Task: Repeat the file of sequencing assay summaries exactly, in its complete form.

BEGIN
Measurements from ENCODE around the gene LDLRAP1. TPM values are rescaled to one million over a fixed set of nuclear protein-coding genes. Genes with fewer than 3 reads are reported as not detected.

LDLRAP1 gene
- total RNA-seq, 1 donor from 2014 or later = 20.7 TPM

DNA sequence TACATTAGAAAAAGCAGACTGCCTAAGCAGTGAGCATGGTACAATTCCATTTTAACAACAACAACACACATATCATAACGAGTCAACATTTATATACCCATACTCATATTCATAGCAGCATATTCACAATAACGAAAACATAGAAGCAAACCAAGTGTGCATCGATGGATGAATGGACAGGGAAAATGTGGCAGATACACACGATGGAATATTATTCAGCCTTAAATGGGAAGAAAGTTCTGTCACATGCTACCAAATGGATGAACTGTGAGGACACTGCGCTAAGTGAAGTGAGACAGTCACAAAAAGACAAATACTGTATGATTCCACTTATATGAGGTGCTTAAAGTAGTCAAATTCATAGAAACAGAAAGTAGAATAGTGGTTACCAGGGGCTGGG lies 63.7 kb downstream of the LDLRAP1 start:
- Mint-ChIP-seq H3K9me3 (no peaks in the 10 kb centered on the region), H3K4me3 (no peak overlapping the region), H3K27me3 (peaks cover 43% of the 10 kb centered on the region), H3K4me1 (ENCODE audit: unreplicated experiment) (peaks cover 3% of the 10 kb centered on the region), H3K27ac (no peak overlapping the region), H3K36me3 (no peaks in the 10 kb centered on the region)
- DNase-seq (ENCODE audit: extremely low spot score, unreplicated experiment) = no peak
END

Measurements from ENCODE around the gene LDLRAP1. TPM values are rescaled to one million over a fixed set of nuclear protein-coding genes. Genes with fewer than 3 reads are reported as not detected.

LDLRAP1 gene
- total RNA-seq, 1 donor from 2014 or later = 20.7 TPM

DNA sequence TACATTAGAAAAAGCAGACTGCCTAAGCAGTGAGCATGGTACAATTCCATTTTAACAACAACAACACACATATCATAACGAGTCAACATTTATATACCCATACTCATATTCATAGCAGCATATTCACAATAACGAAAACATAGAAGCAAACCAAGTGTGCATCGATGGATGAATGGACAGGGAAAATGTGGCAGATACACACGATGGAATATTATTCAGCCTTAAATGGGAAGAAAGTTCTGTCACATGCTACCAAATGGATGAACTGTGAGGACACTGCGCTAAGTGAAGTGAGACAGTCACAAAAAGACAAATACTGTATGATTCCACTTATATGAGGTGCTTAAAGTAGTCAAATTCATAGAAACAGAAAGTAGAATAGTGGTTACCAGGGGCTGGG lies 63.7 kb downstream of the LDLRAP1 start:
- Mint-ChIP-seq H3K9me3 (no peaks in the 10 kb centered on the region), H3K4me3 (no peak overlapping the region), H3K27me3 (peaks cover 43% of the 10 kb centered on the region), H3K4me1 (ENCODE audit: unreplicated experiment) (peaks cover 3% of the 10 kb centered on the region), H3K27ac (no peak overlapping the region), H3K36me3 (no peaks in the 10 kb centered on the region)
- DNase-seq (ENCODE audit: extremely low spot score, unreplicated experiment) = no peak